Advanced Lighting Control
Automate lighting and interact with external devices using our DMX512 and digital I/O controller. Program scene/exposure lighting for advanced effects and automate bash lighting with ease.
The DDMX-512 an updated version of our popular DDMX-S2, with support for 512 lighting channels, rather than the 99 provided by the DDMX-S2. Dragonframe 4 is required to access all 512 channels. With Dragonframe 3, the DDMX-512 will only provide 99 channels.
This product is suitable for stop motion and time-lapse. For real-time DMX capabilities, you need our DMC-16 real-time controller.
17 in stock
DDMX-512 Lighting Control
OverviewThe DDMX-512 is a hardware device that you can pair with Dragonframe to:
- Automate a work light (bash light) turning on and off.
- Automate front-light/back-light lighting passes.
- Automate keyframe-based lighting programs for your scene.
- Trigger a RED camera, film camera, or unsupported still camera.
- Trigger a motion control system for shoot-move-shoot integration.
- Trigger Dragonframe from an external system.
DMX512 (or DMX) is a standard protocol for controlling lighting. When paired with one or more DMX dimmer/switch packs, you can control up to 512 different light channels.
Interact with external devices using the built-in relay switch, digital input and digital output.
What else do I need?
The DDMX-512 interfaces Dragonframe to one or more DMX dimmer/switch packs, or directly to DMX-enabled lights. For standard incandescent lights, you will need to buy a DMX dimmer/switch pack. You can find several DMX dimmer packs at Amazon.com . Make sure that the one you choose can handle the power requirements of your lights. For LED lights, you must get ones that have DMX input or have a DMX-enabled controller.
You will also need a cable. You must use a cable designed for DMX, not a microphone cable. If you use a 5-pin DMX dimmer pack, you will need a 5-pin to 3-pin adapter.
To prevent any possible damage to the host computer from badly grounded peripherals, all DDMX-512 outputs and inputs are optically isolated from the host USB bus. The I/O channels “float” electrically relative to the USB, thereby minimizing the opportunity for ground loops.
DDMX-512 supports a USITT standard DMX512 output protocol. The DDMX-512 output will easily drive a standard 120 ohm bus termination. The DMX channel provides packets of 199 slots, with a 50mS inter-packet period. The DMX port is typically equipped with a 3-pin XLR connector for easy connection to “entertainment” style DMX packs. To connect DDMX-512 to a USITT standard 5-pin XLR connector for use with “professional” style equipment, use a standard 3-pin to 5-pin adapter.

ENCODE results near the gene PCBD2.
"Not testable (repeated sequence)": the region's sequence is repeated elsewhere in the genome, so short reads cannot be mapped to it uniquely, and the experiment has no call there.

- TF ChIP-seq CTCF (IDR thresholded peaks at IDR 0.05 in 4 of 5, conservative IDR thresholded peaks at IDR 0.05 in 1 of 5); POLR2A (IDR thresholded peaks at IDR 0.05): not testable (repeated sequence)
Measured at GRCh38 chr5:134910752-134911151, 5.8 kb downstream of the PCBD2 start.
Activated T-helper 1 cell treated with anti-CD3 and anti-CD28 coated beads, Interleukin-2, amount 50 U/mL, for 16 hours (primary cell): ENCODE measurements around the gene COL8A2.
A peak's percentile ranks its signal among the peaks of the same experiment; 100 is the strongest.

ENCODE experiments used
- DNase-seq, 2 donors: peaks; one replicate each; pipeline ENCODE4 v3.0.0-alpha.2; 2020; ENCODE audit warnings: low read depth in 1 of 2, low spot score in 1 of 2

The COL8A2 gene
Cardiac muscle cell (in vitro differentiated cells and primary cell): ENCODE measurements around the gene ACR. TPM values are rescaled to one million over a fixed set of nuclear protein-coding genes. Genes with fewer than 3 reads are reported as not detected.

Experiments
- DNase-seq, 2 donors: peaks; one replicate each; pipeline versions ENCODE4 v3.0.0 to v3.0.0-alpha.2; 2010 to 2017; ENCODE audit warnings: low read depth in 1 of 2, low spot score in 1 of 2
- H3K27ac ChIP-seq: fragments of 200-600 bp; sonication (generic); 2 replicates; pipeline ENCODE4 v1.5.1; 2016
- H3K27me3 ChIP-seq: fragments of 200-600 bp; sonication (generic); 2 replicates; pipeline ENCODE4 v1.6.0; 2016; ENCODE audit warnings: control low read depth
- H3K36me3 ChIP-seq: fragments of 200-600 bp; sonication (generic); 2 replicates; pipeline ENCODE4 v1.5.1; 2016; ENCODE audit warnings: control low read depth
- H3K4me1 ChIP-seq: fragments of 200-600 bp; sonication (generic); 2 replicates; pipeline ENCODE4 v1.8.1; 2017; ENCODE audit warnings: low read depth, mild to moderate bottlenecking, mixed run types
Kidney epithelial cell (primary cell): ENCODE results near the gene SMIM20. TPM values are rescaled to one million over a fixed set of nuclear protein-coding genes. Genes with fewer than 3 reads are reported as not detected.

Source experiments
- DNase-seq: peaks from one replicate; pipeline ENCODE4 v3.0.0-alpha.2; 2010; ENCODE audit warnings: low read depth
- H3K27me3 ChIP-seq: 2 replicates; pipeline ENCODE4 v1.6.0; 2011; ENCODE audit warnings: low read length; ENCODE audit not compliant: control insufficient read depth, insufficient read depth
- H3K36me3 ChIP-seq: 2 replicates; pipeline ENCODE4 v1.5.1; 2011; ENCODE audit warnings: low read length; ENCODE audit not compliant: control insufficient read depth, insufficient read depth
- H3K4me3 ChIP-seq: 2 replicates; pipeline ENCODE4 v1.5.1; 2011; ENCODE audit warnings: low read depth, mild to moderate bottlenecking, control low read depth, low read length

The relay is intended to switch low-power control signals like button presses, but it can also switch small amounts of power. Do not exceed 0.5A @ 24VDC, or 0.25A @ 125VAC.
Logic out is a standard 5V, TTL level, logic signal (relative to the ground terminal). The signal is provided in both active high and active low versions. Maximum load is 30mA in each state. These signals may also be used as a differential pair with a termination load greater than 220 ohms.
Switch in is designed to sense a switch closure to ground. This input will also take a 5V TTL level signal. Note that in keeping with a switch closure, the logic on this pin is active low. This pin is internally pulled to 5V with a 1Kohm resister. When driving this pin externally, do not exceed 5 volts.
4.7″ X 3.7″ X 1.3″ (12cm X 9cm X 3.5cm). Weight: approximately 12oz. (340g) with 5′ (1.5m) Type A USB pigtail. DDMX-512 is built ruggedly, in a .090″ thick cast aluminum box and painted with a hard powder coat to survive years in a harsh stage environment.
DDMX-512 is a “high current” USB peripheral, drawing up to 220mA with all outputs active and fully loaded. As such it must be plugged directly into either a computer port or a powered USB hub. Your power source must provide at least 4.5 Volts. DDMX-512 should not be plugged into a unpowered USB hub. USB peripherals send their power requirements to the system on initialization, and unpowered hubs are supposed to reject peripherals that do not identify as “low current,” that is, any peripherals that require more than 100mA.